Fight Club was the beginning, now it’s moved out of the basement, it’s called Project Mayhem. — T. Durden
There is a concern that public affairs, or the urge to be attractive, goes too far toward assimilation. You strain out anything that would be unusual. And for many Mormons its the distinctive, far-out beliefs that are the most exciting part of their religion. — R. Bushman
Im not so much interested in compiling a list of these underground doctrines, but Im very interested in hearing why you think they persist, why people insist on perpetuating them, and, more than anything, your suggestions for stamping them out, or at least firmly branding them as dead historical artifacts. — A. Parshall
You know, any time somebody starts talking about “brackets” your first instinct needs to be to read between the bs and figure out what kind of racket they’re running. — G. Beck
Hardys bracketing of the historical question is neither caprice nor cowardice, as it often is in defensive treatments of the Book of Mormon. — R. Welch
I caution against putting a copy under the tree for every LDS relative on your Christmas list as the books candid discussion of certain textual problems with the Book of Mormon is a bit much for the uninitiated. — D. Banack
I can’t tell if Bushman is Brad Pitt and Parshall is Edward Norton, or the other way around, but Welch is clearly Tyler Durden as she urges courage on “The Narrator” in this outr scenario of mine in which I’m casting the contemporary Mormon commentariat as the split-personality protagonist(s) of Fight Club.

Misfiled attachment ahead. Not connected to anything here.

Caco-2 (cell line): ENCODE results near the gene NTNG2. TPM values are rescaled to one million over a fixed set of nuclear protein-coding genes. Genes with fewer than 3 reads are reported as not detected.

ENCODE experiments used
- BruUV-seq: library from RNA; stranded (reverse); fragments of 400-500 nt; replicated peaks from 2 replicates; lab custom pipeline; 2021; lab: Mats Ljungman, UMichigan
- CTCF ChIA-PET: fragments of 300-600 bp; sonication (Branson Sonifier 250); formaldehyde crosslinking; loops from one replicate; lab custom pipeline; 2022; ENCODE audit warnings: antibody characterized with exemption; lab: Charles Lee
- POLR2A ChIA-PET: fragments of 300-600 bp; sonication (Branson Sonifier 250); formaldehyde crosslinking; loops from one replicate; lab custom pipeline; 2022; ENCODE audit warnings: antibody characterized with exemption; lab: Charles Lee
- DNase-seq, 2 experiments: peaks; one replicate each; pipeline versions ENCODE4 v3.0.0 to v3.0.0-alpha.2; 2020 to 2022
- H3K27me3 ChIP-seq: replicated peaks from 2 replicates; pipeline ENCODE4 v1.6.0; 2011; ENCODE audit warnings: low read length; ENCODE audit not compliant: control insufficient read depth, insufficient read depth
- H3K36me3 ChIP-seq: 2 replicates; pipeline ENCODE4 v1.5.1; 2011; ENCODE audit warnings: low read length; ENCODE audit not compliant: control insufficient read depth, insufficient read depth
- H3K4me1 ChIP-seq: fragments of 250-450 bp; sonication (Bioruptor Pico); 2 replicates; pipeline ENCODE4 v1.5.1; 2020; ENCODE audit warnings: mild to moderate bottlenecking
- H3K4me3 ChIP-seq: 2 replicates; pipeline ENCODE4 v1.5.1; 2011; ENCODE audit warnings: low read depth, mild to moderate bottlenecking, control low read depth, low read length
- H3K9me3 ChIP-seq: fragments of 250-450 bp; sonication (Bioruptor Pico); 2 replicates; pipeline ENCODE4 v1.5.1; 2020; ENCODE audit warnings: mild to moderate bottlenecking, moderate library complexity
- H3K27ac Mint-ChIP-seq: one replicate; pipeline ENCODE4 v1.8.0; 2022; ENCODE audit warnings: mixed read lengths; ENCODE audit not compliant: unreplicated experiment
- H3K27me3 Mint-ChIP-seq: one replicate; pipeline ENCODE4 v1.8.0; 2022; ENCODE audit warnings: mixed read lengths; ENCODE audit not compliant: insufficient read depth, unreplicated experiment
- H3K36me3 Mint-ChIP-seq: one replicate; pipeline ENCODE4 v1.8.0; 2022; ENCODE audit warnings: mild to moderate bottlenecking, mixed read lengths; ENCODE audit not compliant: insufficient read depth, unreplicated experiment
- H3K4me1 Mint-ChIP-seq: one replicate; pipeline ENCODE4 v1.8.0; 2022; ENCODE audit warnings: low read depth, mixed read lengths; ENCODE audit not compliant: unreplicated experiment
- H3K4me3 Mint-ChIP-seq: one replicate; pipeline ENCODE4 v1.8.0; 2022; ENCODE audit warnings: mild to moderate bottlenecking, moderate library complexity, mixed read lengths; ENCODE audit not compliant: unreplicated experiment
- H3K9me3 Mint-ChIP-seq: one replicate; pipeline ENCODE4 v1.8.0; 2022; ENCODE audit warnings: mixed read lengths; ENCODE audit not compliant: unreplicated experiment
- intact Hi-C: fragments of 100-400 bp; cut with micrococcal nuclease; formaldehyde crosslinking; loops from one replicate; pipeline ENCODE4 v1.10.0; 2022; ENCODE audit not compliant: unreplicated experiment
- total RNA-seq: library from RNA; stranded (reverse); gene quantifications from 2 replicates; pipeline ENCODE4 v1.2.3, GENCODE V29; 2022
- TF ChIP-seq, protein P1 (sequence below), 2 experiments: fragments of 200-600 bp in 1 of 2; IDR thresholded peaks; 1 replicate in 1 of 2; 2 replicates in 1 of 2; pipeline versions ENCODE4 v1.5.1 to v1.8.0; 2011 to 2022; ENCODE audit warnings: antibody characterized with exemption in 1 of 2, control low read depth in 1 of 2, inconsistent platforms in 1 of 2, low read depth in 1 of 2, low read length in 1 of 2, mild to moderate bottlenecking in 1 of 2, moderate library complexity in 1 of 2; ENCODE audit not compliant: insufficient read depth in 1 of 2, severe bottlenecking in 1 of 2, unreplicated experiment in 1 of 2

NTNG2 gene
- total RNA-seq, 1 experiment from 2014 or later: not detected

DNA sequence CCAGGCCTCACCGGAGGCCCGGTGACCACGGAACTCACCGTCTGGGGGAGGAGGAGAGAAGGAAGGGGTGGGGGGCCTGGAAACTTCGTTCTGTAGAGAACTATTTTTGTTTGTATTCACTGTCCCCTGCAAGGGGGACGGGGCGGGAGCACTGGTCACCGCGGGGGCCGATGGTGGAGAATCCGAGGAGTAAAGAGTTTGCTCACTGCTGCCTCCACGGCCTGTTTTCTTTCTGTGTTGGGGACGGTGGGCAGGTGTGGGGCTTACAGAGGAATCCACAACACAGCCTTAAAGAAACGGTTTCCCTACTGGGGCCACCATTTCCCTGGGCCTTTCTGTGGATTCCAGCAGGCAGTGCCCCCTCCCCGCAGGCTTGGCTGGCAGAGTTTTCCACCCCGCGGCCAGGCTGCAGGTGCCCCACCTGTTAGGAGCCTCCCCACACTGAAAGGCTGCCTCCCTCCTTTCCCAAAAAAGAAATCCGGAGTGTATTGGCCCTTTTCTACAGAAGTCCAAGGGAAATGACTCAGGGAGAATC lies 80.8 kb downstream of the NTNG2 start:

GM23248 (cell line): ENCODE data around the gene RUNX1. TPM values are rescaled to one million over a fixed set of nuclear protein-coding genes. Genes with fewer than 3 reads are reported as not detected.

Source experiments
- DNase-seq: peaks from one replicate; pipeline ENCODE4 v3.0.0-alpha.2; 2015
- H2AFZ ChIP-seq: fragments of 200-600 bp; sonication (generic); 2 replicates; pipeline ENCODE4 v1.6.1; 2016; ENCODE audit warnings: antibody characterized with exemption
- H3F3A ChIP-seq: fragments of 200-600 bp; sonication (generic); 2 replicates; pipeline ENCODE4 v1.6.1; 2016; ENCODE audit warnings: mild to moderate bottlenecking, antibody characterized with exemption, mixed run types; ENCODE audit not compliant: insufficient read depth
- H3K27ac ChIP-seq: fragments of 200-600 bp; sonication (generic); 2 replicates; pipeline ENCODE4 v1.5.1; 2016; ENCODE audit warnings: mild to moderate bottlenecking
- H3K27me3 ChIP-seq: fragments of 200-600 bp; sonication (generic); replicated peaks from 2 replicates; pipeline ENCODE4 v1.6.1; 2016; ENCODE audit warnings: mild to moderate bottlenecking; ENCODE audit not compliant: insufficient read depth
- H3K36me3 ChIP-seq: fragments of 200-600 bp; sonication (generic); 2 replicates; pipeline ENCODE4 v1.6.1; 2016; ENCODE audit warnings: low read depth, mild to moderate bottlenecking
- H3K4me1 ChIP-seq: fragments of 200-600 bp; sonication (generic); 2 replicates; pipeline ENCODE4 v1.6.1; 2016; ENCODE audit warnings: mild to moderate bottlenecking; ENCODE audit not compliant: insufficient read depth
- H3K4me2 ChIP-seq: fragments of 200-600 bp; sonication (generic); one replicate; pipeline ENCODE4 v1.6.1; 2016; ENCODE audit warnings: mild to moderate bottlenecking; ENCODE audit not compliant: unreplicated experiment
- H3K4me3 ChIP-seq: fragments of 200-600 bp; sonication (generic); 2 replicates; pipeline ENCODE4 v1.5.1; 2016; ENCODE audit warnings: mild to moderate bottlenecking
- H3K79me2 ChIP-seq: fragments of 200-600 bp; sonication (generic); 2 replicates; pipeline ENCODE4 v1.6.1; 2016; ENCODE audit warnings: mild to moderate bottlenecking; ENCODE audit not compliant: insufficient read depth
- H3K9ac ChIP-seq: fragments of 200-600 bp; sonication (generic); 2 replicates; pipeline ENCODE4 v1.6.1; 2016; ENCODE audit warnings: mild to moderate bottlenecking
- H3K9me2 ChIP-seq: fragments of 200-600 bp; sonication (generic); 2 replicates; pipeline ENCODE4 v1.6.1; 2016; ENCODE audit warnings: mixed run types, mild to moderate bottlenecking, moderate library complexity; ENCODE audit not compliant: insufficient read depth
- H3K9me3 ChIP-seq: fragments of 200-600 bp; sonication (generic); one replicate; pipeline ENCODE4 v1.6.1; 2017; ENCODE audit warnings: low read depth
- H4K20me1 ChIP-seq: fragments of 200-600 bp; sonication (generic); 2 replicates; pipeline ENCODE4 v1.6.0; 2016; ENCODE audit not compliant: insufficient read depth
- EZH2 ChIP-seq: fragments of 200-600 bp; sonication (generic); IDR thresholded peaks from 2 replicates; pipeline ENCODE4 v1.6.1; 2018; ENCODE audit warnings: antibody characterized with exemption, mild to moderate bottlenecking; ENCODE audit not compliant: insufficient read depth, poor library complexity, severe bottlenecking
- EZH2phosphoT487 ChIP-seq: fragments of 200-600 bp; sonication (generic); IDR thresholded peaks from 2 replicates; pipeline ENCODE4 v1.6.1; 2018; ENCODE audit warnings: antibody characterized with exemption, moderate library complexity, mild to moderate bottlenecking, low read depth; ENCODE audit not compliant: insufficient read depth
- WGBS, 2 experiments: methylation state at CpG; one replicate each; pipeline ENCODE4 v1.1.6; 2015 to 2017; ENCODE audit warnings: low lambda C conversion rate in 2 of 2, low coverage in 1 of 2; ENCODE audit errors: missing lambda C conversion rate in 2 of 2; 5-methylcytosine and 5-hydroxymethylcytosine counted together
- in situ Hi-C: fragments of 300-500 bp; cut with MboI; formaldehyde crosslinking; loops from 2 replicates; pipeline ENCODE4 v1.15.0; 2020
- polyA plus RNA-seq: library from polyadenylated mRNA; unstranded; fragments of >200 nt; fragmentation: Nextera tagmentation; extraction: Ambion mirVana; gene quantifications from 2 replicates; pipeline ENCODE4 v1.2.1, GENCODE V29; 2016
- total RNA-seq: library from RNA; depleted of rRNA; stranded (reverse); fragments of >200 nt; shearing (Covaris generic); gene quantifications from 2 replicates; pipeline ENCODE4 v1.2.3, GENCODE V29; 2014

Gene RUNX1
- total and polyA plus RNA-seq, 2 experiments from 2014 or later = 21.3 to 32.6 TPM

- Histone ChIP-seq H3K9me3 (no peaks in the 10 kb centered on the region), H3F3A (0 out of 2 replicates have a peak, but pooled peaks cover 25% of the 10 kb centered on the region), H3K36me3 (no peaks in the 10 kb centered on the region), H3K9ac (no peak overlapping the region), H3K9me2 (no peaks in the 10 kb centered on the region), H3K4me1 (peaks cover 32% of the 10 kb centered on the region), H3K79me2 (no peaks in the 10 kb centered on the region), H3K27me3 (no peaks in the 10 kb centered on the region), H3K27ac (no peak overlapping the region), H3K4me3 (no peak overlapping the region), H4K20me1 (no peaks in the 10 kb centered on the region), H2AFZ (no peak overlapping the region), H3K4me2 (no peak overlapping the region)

And since I’m already riffing on movies, I might as well mention that this latest from the Mormon blogs…
Sometimes I wish I was more ignorant and less conscious of the problems and questions related to the church so that I could function as a normal uncomplicated member. — Jake
…triggers a Tarantino flashback:
I don’t wanna be here. I wanna go home. I wish somebody would just come and get me ’cause I don’t like this. This is not what I thought it would be. And I wish somebody would just take me away. Just take me away. Come and get me. ‘Cause I don’t like this anymore. I can’t take this. I’m sorry but I just can’t. So, if somebody would just come to my rescue, everything would be alright. — Elliot
And for fans of The Office:
They used props and they used visual aids and they just made us look like dopes. — Michael
So, with no further ado, M. De Groote’s segment starts around 1:22 in this Deseret News “Daily Briefing”:
Hey MDG, here’s a better visual analogy for ya’ (not that I didn’t enjoy the hand puppet, that was awesome).
Does MDL really want to step into this hot mess of Mormonism’s own making?
P.S. Apparently, the folks who got a preview of this post on my Facebook page think it needs more analysis, less free association and none of the apoplexy. They’re probably right, but mostly I just wanted an excuse to post that Deseret News clip together with the animated GIF of Ed Norton punching himself in the face. But hey, admittedly, I’ve got nothing that tops De Groote’s props and I’d simply object that FAIR/MDL are the real prehistoric pugilistic puppets, not “the media” and certainly not me (or any exmos I know).
P.P.S. Internet-savvy BCC blogger Kyle M weighs in:
Ill join with the WaPo reporter in criticizing some of the churchs more brute-force online tactics …
Our marketing tactics need to reflect the core principles of our brand, especially because online, the marketing tactics largely ARE the brand. If we engage in shady astroturfing, link networks, comment wars, and an overall strategy of shouting down or burying every dissenting voice, thats what well be known for online. If we feel the need to lash out and defend ourselves against every silly criticism, we will be associated with defensiveness.